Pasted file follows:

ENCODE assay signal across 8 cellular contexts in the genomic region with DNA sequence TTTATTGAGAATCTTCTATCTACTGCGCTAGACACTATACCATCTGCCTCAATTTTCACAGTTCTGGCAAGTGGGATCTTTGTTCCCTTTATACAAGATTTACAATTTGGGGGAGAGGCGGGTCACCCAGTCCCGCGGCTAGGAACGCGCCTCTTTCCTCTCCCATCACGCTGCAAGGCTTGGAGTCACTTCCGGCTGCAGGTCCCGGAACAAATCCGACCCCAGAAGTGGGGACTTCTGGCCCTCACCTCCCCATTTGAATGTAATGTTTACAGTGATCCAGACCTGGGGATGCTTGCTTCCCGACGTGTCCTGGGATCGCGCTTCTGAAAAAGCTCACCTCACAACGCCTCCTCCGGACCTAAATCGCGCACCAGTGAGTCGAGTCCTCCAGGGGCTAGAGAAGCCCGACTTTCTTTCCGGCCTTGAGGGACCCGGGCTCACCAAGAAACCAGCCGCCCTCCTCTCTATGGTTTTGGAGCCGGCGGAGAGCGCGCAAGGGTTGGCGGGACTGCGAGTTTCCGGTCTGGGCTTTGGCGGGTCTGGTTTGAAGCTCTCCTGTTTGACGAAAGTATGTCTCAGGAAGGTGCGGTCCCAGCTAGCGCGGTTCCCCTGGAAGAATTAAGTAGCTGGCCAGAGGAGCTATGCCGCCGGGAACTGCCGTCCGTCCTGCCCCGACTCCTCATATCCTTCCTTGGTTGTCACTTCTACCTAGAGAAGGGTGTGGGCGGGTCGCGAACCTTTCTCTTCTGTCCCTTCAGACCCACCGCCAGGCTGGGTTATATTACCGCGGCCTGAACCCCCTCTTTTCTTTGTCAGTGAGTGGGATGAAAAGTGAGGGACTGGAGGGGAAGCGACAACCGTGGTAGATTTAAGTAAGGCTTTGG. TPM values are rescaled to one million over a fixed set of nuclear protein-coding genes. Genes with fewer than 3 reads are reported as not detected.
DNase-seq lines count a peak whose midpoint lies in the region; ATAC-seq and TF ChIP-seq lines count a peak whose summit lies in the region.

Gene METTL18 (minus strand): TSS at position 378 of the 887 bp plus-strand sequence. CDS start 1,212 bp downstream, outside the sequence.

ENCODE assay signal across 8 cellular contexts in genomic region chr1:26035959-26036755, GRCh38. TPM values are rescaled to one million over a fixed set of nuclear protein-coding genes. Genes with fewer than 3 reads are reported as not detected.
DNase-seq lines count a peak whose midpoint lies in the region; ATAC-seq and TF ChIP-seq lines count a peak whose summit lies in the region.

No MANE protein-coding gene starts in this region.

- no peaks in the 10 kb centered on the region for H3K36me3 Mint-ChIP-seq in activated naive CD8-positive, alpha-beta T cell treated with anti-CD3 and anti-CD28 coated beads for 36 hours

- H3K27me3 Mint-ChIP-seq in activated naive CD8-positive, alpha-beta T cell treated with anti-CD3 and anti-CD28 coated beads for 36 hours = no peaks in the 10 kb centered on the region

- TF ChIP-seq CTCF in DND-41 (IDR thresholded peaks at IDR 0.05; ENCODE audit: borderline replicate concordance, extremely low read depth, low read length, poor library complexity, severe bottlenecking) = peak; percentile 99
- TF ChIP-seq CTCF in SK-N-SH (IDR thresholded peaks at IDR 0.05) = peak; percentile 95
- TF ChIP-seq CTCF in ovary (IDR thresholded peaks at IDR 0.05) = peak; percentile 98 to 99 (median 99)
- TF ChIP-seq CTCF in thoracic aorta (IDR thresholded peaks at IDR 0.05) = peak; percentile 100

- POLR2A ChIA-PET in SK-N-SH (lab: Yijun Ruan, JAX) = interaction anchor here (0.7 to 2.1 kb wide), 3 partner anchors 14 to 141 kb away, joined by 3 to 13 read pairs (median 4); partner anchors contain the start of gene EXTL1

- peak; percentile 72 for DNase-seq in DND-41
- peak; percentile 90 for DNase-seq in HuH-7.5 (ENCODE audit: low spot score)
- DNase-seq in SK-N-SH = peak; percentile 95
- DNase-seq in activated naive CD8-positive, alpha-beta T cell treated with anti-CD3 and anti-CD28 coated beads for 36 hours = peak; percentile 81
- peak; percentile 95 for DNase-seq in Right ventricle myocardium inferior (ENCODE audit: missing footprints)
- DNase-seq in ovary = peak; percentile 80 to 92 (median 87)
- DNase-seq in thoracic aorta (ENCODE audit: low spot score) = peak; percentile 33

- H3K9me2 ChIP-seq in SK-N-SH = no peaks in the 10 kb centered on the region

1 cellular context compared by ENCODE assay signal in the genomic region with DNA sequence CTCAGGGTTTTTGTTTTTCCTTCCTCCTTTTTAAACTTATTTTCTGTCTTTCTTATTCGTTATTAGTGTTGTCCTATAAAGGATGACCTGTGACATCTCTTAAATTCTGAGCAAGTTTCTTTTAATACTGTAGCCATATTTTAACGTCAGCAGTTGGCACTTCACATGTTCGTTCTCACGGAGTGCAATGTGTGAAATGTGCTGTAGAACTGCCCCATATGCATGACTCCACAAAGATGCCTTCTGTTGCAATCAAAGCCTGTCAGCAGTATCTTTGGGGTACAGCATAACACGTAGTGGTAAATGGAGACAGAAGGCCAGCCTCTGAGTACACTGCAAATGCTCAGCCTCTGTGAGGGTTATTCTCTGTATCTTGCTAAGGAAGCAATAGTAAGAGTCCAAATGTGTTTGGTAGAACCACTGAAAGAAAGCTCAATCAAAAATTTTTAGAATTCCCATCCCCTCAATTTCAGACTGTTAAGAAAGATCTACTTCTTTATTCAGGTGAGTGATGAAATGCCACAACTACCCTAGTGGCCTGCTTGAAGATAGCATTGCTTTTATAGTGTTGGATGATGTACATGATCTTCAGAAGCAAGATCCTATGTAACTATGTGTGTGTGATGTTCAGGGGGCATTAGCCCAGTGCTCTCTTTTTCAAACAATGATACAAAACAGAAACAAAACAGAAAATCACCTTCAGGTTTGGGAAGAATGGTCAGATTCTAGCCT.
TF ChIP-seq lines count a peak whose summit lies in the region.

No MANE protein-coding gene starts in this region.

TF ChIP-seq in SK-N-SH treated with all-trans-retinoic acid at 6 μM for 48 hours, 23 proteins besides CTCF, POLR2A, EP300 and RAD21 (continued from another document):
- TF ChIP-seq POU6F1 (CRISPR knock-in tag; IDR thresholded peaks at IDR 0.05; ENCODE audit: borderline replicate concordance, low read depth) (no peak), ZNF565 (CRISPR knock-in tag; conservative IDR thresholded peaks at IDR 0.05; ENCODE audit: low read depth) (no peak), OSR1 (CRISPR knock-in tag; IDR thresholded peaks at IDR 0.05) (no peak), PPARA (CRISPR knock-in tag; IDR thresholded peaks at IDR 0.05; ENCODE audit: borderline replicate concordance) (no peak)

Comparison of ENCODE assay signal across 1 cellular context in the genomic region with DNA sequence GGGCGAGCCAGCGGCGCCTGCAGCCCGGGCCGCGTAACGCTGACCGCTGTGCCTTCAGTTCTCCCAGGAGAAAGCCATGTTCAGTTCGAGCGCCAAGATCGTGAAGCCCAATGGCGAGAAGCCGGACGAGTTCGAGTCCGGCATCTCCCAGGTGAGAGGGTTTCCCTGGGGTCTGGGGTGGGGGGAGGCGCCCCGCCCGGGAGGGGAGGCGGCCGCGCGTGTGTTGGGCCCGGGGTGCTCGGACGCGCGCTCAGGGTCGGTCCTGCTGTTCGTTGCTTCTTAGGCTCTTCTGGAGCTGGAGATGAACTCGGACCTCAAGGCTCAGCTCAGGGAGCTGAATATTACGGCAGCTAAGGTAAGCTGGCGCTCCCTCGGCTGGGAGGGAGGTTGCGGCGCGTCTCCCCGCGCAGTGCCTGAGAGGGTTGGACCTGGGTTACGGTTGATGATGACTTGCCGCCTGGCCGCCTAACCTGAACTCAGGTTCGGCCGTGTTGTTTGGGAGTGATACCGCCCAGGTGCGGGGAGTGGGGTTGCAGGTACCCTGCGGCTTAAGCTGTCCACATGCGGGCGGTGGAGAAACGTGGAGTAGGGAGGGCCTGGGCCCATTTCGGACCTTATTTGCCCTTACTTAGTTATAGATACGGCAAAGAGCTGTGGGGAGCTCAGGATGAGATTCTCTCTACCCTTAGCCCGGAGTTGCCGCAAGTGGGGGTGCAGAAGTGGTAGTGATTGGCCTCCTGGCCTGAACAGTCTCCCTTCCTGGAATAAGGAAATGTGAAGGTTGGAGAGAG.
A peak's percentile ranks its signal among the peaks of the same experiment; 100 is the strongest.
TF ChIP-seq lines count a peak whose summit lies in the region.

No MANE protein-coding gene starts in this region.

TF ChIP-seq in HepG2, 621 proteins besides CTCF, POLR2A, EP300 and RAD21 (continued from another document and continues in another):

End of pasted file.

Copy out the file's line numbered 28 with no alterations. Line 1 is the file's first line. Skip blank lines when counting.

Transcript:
A peak's percentile ranks its signal among the peaks of the same experiment; 100 is the strongest.